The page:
See also: Gulf War order of battle ground campaign. Main article: uprisings in Iraq. Main article: Coalition of the Gulf War.
Main article: Australian contribution to the Gulf War. Main article: Aftermath of the Gulf War. Main article: Gulf War syndrome.
Main article: Highway of Death. Main article: Palestinian exodus from Kuwait Gulf War. Main article: Operation Southern Watch.
United Nations Security Council Resolution Main article: Draining of the Mesopotamian Marshes. Main article: Gulf War oil spill. Main article: Kuwaiti oil fires.
See also: Environmental impact of war. Main article: Media coverage of the Gulf War. The examples and perspective in this section may not represent a worldwide view of the subject.
You may improve this section , discuss the issue on the talk page , or create a new section, as appropriate. January Learn how and when to remove this template message.
Further information: List of Gulf War military equipment. Different sources may call the conflicts by different names. The name ' Persian Gulf ' is itself a subject of dispute.
This dating is also used to distinguish it from the other two 'Gulf Wars'. The war has also earned the nickname Video Game War after the daily broadcast of images from cameras on board US bombers during Operation Desert Storm.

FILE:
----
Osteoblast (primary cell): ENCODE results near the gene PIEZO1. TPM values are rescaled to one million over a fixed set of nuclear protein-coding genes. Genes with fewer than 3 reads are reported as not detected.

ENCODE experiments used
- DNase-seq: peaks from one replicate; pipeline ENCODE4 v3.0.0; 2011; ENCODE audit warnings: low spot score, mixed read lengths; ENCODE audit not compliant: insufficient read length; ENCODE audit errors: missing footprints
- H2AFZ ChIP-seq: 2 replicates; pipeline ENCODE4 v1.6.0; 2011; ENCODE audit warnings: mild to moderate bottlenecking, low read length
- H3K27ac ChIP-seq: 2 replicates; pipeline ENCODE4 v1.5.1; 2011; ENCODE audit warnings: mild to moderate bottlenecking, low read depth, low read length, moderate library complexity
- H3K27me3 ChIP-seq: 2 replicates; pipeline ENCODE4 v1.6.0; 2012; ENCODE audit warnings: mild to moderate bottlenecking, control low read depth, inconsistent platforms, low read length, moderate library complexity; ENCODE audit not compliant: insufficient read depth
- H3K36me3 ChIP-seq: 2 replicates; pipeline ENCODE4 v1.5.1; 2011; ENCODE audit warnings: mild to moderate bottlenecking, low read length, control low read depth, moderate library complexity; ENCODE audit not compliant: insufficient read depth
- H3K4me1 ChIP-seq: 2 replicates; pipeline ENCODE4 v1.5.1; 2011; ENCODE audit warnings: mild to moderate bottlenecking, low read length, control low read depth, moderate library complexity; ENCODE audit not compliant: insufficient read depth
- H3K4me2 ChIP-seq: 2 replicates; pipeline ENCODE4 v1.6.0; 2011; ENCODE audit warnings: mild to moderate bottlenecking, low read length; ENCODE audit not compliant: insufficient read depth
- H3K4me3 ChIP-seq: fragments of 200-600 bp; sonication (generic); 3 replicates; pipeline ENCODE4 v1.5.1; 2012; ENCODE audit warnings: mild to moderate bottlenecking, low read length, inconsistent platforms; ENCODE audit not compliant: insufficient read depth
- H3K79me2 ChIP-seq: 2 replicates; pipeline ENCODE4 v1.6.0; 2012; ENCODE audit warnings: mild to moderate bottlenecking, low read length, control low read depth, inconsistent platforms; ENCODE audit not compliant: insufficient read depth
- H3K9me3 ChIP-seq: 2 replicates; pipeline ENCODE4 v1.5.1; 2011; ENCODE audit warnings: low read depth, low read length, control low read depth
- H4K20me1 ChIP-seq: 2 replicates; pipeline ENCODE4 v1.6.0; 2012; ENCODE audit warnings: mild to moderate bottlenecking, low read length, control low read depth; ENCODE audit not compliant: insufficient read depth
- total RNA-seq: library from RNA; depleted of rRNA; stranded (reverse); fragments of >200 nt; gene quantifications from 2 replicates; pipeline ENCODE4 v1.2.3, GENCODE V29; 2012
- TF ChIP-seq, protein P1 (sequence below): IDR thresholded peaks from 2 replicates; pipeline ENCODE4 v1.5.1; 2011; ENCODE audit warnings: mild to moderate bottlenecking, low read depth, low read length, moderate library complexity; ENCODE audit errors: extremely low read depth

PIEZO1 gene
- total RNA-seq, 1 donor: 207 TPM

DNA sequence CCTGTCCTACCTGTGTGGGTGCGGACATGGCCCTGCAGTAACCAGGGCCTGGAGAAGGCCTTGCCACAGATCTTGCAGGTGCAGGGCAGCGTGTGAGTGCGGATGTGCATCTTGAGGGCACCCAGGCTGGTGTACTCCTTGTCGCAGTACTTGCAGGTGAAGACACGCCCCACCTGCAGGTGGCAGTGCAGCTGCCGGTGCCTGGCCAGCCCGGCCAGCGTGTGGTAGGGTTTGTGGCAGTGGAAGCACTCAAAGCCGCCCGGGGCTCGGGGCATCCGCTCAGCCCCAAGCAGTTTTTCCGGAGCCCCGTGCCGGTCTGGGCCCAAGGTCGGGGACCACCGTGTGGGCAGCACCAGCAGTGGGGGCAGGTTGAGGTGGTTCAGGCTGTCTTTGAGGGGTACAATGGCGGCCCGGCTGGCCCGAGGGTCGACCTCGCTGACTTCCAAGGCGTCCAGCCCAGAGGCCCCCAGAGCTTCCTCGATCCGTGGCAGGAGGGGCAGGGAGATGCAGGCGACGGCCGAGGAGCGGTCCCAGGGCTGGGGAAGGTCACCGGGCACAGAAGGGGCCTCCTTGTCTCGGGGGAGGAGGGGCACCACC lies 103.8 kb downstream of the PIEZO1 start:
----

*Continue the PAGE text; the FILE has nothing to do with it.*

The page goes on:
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Miller Center of Public Affairs. Archived from the original on 16 January Petersburg Times. Retrieved 13 January Washington Monthly. Hussein, the Iraqi leader at the time, and his country had recently come to the end of a costly and bloody war with Iran and had racked up enormous debt from Kuwait during this period of war.
Kuwait sought to curb the influence of a revolutionary Islamic state like Iran and agreed to finance a significant portion of the Iraq war effort in this conflict.
This debt was thought to be as much as USD 14 billion and the country needed to recover somehow and pay-back some of this enormous debt.
Iraq's financial struggles during this time were often blamed on neighboring countries as a way to deflect criticism from Saddam Hussein.
After asking Kuwait to forgive the debt and Kuwait refusing this request, Hussein began to start various diplomatic spats with their neighbor.
Kuwait had begun to produce what Hussein felt was too much petroleum, creating a dent in his country's profit from oil due to an increased supply.
Hussein also accused Kuwait of slant-drilling oil from Iraqi land, blaming them for stealing Iraqi national resources, which to him, amounted to a declaration of war.
All of these factors lead to the decision to invade Kuwait. The United Nations swiftly condemned Iraq's invasion of a sovereign nation and issued economic sanctions as well as a resolution denouncing the actions of Hussein and calling for a withdrawal.
Live TV. This Day In History. History at Home. General Norman Schwarzkopf was the hot-tempered commander tasked with driving Hussein out of Kuwait.
The desert terrain is tough, the enemy is ruthless and White House orders are impossible.